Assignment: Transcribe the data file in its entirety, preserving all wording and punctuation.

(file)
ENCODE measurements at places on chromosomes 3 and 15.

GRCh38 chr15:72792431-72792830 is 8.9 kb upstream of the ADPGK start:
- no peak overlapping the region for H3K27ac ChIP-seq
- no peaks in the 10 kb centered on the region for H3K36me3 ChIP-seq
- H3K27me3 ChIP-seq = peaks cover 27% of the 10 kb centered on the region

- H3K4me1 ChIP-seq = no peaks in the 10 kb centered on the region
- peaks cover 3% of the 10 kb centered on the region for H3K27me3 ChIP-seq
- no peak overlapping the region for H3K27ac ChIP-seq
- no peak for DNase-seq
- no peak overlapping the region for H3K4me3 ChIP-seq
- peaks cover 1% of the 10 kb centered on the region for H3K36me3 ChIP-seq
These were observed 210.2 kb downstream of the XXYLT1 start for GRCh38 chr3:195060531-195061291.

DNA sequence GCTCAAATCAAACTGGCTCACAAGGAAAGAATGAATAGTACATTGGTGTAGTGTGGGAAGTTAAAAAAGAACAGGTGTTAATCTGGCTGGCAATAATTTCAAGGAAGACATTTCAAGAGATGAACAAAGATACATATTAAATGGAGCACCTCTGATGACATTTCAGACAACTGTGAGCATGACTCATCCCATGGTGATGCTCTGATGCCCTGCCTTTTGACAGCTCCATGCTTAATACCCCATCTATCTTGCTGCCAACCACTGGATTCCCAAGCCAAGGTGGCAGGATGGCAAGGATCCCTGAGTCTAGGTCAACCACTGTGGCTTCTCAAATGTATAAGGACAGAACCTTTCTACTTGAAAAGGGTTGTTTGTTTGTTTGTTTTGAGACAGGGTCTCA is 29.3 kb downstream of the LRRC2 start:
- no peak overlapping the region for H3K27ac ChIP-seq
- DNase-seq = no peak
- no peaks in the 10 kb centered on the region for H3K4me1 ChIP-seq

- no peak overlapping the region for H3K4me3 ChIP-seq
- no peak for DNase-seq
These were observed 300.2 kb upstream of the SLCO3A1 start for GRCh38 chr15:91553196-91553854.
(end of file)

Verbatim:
ENCODE measurements at places on chromosomes 3 and 15.

GRCh38 chr15:72792431-72792830 is 8.9 kb upstream of the ADPGK start:
- no peak overlapping the region for H3K27ac ChIP-seq
- no peaks in the 10 kb centered on the region for H3K36me3 ChIP-seq
- H3K27me3 ChIP-seq = peaks cover 27% of the 10 kb centered on the region

- H3K4me1 ChIP-seq = no peaks in the 10 kb centered on the region
- peaks cover 3% of the 10 kb centered on the region for H3K27me3 ChIP-seq
- no peak overlapping the region for H3K27ac ChIP-seq
- no peak for DNase-seq
- no peak overlapping the region for H3K4me3 ChIP-seq
- peaks cover 1% of the 10 kb centered on the region for H3K36me3 ChIP-seq
These were observed 210.2 kb downstream of the XXYLT1 start for GRCh38 chr3:195060531-195061291.

DNA sequence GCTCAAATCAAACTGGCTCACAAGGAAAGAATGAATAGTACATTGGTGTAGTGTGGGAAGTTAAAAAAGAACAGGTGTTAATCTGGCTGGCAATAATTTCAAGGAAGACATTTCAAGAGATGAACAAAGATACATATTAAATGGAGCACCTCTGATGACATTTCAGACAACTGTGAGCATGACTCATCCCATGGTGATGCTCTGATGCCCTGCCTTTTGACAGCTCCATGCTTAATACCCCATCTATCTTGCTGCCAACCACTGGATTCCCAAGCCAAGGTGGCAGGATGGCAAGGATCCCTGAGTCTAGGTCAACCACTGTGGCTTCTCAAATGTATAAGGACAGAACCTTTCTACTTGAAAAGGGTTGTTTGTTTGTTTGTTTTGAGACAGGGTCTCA is 29.3 kb downstream of the LRRC2 start:
- no peak overlapping the region for H3K27ac ChIP-seq
- DNase-seq = no peak
- no peaks in the 10 kb centered on the region for H3K4me1 ChIP-seq

- no peak overlapping the region for H3K4me3 ChIP-seq
- no peak for DNase-seq
These were observed 300.2 kb upstream of the SLCO3A1 start for GRCh38 chr15:91553196-91553854.